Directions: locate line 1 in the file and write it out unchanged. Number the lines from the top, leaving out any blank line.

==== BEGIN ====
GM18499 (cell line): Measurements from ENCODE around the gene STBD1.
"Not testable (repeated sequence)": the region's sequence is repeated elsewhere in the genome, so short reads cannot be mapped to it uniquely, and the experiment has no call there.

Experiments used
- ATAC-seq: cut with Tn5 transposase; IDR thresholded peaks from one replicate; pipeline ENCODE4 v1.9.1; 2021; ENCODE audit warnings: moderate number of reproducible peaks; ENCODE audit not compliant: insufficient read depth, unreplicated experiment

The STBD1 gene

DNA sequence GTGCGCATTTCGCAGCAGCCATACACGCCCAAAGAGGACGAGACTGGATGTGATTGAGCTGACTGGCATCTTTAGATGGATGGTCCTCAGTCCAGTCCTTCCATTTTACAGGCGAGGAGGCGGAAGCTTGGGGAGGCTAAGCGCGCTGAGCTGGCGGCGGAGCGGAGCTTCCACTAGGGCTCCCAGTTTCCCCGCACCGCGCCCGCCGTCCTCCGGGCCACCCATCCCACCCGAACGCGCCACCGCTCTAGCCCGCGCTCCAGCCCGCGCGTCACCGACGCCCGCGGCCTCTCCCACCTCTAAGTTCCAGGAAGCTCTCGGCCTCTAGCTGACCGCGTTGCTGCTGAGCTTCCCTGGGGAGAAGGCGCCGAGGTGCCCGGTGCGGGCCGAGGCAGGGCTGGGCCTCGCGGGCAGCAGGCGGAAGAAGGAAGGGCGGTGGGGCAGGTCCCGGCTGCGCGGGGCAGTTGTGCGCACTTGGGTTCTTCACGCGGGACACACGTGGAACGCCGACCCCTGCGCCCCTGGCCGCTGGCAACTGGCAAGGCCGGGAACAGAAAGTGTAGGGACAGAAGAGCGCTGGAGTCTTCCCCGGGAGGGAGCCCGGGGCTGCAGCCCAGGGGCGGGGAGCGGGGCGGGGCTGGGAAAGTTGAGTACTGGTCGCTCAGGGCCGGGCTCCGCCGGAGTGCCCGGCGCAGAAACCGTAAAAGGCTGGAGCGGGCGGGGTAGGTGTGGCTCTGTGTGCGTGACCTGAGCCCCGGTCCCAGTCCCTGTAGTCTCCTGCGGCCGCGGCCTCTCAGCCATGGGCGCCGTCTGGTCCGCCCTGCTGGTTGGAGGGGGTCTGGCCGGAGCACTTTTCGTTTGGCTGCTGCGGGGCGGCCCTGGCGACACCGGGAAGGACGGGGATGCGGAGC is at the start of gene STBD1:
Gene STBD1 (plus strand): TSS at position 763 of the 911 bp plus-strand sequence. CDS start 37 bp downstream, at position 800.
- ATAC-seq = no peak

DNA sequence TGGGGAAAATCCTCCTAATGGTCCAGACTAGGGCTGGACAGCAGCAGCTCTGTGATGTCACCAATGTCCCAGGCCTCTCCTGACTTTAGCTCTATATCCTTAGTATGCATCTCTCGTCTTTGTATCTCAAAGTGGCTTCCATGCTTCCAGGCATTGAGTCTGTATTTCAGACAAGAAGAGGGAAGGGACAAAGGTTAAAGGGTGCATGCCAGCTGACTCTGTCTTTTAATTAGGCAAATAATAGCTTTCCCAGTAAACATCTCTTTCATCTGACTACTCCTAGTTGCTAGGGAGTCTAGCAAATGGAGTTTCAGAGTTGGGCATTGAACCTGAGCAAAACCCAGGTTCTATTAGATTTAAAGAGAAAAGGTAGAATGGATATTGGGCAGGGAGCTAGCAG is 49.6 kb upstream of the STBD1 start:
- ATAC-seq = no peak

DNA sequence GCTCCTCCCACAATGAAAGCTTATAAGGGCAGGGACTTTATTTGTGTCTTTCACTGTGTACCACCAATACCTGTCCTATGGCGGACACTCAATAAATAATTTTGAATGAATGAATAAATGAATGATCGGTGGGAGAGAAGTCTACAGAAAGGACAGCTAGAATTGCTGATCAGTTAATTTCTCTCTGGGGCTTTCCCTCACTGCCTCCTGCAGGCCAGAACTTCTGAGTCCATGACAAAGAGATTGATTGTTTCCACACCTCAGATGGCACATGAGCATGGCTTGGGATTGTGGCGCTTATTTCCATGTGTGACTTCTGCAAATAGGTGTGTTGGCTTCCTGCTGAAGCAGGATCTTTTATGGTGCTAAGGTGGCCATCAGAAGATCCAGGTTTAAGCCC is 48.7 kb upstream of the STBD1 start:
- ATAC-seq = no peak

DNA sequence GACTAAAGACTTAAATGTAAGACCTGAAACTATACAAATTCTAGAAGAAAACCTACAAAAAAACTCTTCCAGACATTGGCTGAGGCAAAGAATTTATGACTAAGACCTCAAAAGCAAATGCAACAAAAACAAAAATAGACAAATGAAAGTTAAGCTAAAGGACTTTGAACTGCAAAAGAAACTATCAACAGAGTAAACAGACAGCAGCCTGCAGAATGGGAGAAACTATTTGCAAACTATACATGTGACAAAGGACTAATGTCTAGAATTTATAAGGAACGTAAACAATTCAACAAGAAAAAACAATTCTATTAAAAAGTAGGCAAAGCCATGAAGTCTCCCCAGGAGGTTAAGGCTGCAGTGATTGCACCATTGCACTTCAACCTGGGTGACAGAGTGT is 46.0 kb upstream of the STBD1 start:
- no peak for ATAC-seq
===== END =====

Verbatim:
GM18499 (cell line): Measurements from ENCODE around the gene STBD1.